Sketch of the poster for the Troupe de Eglantine by Toulouse Lautrec

Sketch of the poster for the Troupe de Eglantine by Toulouse Lautrec
Sketch of the poster for the Troupe de Eglantine by Toulouse Lautrec
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This preliminary sketch for a poster made by Toulouse Lautrec in the year 1896 is a work of art in itself, as well as a very illuminating document of the skill of this painter, as well as to discover their work process.

We must bear in mind that we are dealing with a sketch made on cardboard with charcoal, chalk and colored pencils, but nevertheless it is a sketch of considerable size since it is a cardboard of 73 x 92 cm.

Toulouse Lautrec's sketch for the poster for La Troupe de Eglantine

Toulouse Lautrec's sketch for the poster of La Troupe de Eglantine

We can see how the artist is able to capture the immediacy and vertigo of a dance like the can-can thanks to his technique, and with that sketch he will later transfer that in a much cleaner way to the poster of that variety company, who had commissioned him to do this work for an upcoming tour they were going to do in Great Britain.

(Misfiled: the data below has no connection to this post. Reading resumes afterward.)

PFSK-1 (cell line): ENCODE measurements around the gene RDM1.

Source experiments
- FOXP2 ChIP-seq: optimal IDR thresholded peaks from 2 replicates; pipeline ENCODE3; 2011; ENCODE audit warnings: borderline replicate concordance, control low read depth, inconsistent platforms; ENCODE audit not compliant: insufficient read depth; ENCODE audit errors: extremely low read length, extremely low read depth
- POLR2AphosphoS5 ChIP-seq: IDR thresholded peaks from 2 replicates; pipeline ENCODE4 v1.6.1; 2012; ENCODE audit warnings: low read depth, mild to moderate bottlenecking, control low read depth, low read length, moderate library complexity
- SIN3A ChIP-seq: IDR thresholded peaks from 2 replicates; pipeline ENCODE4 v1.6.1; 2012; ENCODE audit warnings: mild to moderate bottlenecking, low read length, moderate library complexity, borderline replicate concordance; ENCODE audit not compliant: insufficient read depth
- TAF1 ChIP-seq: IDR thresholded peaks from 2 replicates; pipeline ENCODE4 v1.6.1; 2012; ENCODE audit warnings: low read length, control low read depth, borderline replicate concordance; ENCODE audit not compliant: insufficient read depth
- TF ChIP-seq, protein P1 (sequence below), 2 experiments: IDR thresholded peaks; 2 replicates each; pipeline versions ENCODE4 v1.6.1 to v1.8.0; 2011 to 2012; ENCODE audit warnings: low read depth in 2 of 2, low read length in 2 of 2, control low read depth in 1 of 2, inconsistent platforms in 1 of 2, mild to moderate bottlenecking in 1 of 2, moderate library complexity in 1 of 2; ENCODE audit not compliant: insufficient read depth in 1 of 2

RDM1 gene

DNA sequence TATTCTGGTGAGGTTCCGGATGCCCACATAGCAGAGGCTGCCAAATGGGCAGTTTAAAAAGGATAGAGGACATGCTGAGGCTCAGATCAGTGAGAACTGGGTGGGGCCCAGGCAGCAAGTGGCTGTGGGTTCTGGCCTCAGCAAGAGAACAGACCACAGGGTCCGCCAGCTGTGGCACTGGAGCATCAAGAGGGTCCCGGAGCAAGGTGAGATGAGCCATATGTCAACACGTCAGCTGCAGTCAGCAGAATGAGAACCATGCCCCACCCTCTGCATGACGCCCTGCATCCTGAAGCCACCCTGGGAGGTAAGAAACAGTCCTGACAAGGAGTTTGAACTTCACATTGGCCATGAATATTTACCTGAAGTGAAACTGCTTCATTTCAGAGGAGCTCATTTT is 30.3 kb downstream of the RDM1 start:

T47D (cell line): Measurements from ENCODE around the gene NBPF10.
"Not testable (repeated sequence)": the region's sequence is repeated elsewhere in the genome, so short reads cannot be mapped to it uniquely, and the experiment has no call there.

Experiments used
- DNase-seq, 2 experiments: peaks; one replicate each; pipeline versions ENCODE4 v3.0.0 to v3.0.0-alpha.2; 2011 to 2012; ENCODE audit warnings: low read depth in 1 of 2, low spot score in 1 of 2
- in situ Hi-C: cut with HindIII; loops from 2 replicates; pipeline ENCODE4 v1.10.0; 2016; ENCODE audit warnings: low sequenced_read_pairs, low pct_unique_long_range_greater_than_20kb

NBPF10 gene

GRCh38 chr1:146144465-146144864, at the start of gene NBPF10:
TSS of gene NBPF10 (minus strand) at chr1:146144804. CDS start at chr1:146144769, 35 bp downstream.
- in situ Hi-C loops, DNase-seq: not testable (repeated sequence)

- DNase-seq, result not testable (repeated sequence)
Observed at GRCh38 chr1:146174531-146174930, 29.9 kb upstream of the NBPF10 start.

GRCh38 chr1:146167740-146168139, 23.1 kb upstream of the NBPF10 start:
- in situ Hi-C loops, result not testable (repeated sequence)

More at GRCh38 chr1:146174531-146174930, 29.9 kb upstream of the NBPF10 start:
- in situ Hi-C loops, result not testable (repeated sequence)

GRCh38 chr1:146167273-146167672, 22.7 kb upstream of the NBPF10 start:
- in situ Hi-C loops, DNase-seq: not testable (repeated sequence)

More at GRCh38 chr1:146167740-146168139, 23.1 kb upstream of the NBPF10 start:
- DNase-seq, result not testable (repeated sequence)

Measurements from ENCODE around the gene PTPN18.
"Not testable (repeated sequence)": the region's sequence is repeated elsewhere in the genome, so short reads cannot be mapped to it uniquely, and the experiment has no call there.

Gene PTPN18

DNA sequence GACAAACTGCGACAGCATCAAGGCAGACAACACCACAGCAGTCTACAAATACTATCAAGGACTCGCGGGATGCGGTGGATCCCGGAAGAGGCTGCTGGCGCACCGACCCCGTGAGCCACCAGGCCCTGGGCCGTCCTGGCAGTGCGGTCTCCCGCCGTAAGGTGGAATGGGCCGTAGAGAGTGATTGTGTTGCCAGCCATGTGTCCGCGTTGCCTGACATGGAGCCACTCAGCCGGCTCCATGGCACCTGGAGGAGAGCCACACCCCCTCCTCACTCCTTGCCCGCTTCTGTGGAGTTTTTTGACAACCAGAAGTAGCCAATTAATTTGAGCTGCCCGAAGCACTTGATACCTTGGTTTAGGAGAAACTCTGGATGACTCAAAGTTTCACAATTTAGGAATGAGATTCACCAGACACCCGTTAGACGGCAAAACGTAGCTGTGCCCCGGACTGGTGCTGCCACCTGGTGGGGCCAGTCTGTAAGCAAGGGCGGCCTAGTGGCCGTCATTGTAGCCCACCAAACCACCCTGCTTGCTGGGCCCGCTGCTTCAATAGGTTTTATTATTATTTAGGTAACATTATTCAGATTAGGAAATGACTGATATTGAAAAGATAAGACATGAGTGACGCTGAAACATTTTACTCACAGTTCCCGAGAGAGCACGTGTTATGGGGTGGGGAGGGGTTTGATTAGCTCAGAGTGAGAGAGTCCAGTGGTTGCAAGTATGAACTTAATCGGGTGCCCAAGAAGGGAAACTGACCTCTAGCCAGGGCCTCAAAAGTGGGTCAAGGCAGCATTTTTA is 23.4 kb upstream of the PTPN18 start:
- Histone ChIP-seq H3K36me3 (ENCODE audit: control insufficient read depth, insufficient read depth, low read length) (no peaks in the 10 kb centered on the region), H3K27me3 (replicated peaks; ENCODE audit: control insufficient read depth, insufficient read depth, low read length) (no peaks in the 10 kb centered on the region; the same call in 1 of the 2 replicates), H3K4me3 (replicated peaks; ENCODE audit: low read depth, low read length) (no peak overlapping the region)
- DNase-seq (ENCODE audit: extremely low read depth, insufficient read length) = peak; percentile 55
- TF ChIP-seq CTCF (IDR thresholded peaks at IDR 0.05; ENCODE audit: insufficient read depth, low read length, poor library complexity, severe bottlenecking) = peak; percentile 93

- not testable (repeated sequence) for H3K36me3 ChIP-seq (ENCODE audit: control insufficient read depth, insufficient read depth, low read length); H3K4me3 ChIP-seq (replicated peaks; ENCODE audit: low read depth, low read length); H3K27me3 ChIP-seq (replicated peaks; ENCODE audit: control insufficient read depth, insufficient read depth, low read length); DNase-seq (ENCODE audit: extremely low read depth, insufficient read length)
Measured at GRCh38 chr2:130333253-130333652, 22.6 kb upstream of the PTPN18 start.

The truth is that we have received many sketches in which we see that the artist followed this work process that began with making quick sketches with pencils and chalk on cardboard, and took advantage of the color and texture of that cardboard to integrate it in the composition. For that reason, here the ocher tone serves to highlight the blue lines that indicate the silhouettes and the dance, while the white spots correspond to the petticoats of the artists and their faces.

But whatIt is true that even in the sketch he is portraying the dancers, among whom is Eglantine, who gives the troupe its name, but also Jane Avril, whom years before he had already represented in another poster dancing the cancan.

That is the magic of Toulouse Lautrec, who in a sketch, taken at the bar, of course drinking and in full performance in a cabaret, was able to capture endless details. And he also does it using a really original perspective. An oblique line oriented from bottom to top, which may well be the one that the spectators who attend the show have.

The truth is that if we compare the sketch with the final poster, the truth is that the work was practically conceived on the cardboard, except for the inclusion of color and signs, which he already had in mind from the first moment, choosing the aforementioned perspective to have free space where you can include the information.

Definitive poster for La Troupe de Mademoiselle Eglantine by Toulouse Lautrec

Definitive poster for La Troupe de Mademoiselle Eglantine by Toulouse Lautrec

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